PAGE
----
Understanding brain structure and function, and the complex relationships between them, is one of the grand challenges of contemporary sciences. Thanks to their flexibility, optical techniques could be the key to explore this complex network. In this manuscript, we briefly review recent advancements in optical methods applied to three main issues: anatomy, plasticity and functionality. We describe novel implementations of light-sheet microscopy to resolve neuronal anatomy in whole fixed brain...

  9. Simple scattering analysis and simulation of optical components created by additive manufacturing

    Science.gov (United States)

    Rank, M.; Horsak, A.; Heinrich, A.

    2017-10-01

    Additive manufacturing of optical elements is known but still new to the field of optical fabrication. In 3D printers, the parts are deposited layer-by-layer approximating the shape defined in optics design enabling new shapes, which cannot be manufactured using conventional methods. However, the layered structure also causes surface roughness and subsurface scattering, which decrease the quality of optical elements. Illuminating a flat sample with a laser beam, different light distributions are generated on a screen depending on the printing orientation of the sample. Whereas the laser beam is mainly diffused by the samples, a line shaped light distribution can be achieved for a special case in which the laser light goes parallel to the layer structure. These optical effects of 3D printed parts are analyzed using a goniometric setup and fed back into the optics simulation with the goal to improve the design considering the characteristics of the real sample. For a detailed look on the effect, the total scattering is split up into surface contributions and subsurface scattering using index matching techniques to isolate the effects from each other. For an index matched sample with negligible surface effects the line shaped distribution turns into a diffraction pattern which corresponds to the layer thickness of the printer. Finally, an optic simulation with the scattering data is set up for a simple curved sample. The light distribution measured with a robot-based goniophotometer differs from the simulation, because the curvature is approximated by the layer structure. This makes additional analysis necessary.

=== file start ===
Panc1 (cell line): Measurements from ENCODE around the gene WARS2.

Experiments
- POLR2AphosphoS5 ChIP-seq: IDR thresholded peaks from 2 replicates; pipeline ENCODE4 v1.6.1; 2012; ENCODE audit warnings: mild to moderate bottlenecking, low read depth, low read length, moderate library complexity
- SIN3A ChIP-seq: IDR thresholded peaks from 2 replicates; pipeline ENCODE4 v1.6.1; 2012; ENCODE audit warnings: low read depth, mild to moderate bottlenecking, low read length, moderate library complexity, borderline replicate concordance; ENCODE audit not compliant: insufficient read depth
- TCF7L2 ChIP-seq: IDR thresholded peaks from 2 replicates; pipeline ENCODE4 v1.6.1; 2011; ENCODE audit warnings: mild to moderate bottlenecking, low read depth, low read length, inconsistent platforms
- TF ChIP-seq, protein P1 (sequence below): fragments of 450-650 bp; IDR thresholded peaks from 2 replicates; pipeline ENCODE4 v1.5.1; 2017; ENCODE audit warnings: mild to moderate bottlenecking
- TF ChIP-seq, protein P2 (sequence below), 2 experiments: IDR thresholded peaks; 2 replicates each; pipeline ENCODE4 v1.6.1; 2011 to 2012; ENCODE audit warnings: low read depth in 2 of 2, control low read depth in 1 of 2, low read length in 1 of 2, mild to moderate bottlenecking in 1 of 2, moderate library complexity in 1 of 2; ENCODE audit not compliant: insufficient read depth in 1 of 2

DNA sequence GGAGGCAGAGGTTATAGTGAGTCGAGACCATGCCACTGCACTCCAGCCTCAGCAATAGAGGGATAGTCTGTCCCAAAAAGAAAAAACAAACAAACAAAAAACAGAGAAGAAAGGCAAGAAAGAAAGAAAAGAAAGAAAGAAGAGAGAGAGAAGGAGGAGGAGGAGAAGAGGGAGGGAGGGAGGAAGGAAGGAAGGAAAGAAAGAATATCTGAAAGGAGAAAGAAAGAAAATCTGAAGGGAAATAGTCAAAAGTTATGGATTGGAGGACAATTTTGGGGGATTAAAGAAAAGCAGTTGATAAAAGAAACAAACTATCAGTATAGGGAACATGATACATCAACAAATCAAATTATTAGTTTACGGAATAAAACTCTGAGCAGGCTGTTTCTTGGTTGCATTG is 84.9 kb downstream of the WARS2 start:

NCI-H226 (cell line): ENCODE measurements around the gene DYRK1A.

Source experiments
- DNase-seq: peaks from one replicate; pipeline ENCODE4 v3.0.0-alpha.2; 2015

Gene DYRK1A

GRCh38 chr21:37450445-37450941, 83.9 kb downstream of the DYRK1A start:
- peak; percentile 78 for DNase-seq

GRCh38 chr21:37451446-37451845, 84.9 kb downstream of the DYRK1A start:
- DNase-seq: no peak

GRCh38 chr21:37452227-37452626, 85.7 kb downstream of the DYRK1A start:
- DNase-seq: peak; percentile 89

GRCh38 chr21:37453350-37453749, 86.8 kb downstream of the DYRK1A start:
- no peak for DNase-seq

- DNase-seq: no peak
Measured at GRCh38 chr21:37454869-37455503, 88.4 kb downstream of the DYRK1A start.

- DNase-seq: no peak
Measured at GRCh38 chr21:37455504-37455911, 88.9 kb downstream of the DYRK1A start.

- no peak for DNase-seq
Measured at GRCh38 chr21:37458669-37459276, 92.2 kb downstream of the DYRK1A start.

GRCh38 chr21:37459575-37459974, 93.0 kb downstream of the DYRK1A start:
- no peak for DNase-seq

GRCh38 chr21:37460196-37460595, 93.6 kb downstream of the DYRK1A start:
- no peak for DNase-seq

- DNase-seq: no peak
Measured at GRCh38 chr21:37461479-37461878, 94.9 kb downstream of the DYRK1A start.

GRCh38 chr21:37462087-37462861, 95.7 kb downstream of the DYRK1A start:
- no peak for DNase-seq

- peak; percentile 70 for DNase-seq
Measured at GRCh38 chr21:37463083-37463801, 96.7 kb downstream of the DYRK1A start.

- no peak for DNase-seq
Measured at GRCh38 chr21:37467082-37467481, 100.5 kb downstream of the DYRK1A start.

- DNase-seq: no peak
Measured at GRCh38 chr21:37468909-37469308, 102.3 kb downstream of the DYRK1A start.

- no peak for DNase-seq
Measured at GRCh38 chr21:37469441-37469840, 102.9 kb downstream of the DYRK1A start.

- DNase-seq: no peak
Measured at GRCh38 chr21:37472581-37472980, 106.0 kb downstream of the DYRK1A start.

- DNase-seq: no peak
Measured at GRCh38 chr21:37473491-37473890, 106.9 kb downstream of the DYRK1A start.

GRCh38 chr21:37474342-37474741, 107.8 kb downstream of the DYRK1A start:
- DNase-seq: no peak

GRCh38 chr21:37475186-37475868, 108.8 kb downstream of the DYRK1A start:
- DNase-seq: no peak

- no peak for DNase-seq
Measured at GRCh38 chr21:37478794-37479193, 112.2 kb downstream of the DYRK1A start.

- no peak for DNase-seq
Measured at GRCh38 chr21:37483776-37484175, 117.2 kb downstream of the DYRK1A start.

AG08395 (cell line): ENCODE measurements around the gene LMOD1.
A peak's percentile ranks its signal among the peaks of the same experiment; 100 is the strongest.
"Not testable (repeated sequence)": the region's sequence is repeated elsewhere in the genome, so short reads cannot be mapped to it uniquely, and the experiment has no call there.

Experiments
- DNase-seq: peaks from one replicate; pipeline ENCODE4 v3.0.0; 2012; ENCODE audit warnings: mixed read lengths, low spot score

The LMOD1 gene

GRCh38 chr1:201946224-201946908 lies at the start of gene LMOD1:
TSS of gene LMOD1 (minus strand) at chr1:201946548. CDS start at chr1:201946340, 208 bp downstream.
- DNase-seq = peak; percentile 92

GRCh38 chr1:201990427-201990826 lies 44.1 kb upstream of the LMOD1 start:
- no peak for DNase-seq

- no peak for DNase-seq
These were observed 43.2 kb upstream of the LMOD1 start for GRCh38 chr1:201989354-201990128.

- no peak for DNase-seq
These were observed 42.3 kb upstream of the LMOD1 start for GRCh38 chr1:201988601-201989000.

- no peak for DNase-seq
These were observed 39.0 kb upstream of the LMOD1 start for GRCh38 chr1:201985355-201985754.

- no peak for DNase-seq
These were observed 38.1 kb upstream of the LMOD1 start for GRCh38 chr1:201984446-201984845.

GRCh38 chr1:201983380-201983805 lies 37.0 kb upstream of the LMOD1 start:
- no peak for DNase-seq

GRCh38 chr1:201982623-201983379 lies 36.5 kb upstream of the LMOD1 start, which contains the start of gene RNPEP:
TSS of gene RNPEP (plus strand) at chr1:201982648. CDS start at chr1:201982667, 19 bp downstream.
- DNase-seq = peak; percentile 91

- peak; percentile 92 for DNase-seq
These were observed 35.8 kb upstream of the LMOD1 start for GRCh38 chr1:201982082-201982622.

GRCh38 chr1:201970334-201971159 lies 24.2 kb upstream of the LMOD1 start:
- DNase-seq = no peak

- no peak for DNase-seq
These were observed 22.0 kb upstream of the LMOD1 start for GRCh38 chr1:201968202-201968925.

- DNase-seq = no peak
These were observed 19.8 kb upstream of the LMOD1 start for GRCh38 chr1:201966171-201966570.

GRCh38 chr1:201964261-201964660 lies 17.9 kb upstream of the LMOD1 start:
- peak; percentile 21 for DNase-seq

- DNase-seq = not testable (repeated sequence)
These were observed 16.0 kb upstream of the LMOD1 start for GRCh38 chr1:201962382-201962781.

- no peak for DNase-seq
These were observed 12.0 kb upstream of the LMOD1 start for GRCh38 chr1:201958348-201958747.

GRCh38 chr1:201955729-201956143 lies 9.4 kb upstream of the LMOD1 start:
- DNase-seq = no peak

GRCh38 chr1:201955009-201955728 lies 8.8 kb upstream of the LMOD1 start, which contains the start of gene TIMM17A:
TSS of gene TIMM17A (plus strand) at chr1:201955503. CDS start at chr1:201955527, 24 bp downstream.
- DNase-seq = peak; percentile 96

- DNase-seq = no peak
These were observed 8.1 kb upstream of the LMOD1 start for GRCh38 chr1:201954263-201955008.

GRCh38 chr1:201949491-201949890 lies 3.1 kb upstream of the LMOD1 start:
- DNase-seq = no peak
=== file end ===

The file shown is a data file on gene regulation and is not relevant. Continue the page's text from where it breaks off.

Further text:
10. Advancement of Miniature Optic Gas Sensor (MOGS) Probe Technology

    Science.gov (United States)

    Chullen, Cinda

    2015-01-01

    Advancement of Miniature Optic Gas Sensor (MOGS) Probe Technology" project will investigate newly developed optic gas sensors delivered from a Small Business Innovative Research (SBIR) Phase II effort. A ventilation test rig will be designed and fabricated to test the sensors while integrated with a Suited Manikin Test Apparatus (SMTA). Once the sensors are integrated, a series of test points will be completed to verify that the sensors can withstand Advanced Suit Portable Life Support System (PLSS) environments and associated human metabolic profiles for changes in pressure and levels of Oxygen (ppO2), carbon dioxide (ppCO2), and humidity (ppH2O).

  11. Advances in atomic, molecular, and optical physics

    CERN Document Server

    Walther, Herbert; Walther, Herbert

    2005-01-01

    This series, established in 1965, is concerned with recent developments in the general area of atomic, molecular and optical physics. The field is in a state of rapid growth, as new experimental and theoretical techniques are used on many old and new problems. Topics covered include related applied areas, such as atmospheric science, astrophysics, surface physics and laser physics. Articles are written by distinguished experts who are active in their research fields. The articles contain both relevant review material and detailed descriptions of important recent developments. · Reviews timely fields of atomic physics · Articles written by world leaders in those fields · In depth review of the subject with relevant literature · Suitable for researchers in other fields · Only book series of this kind.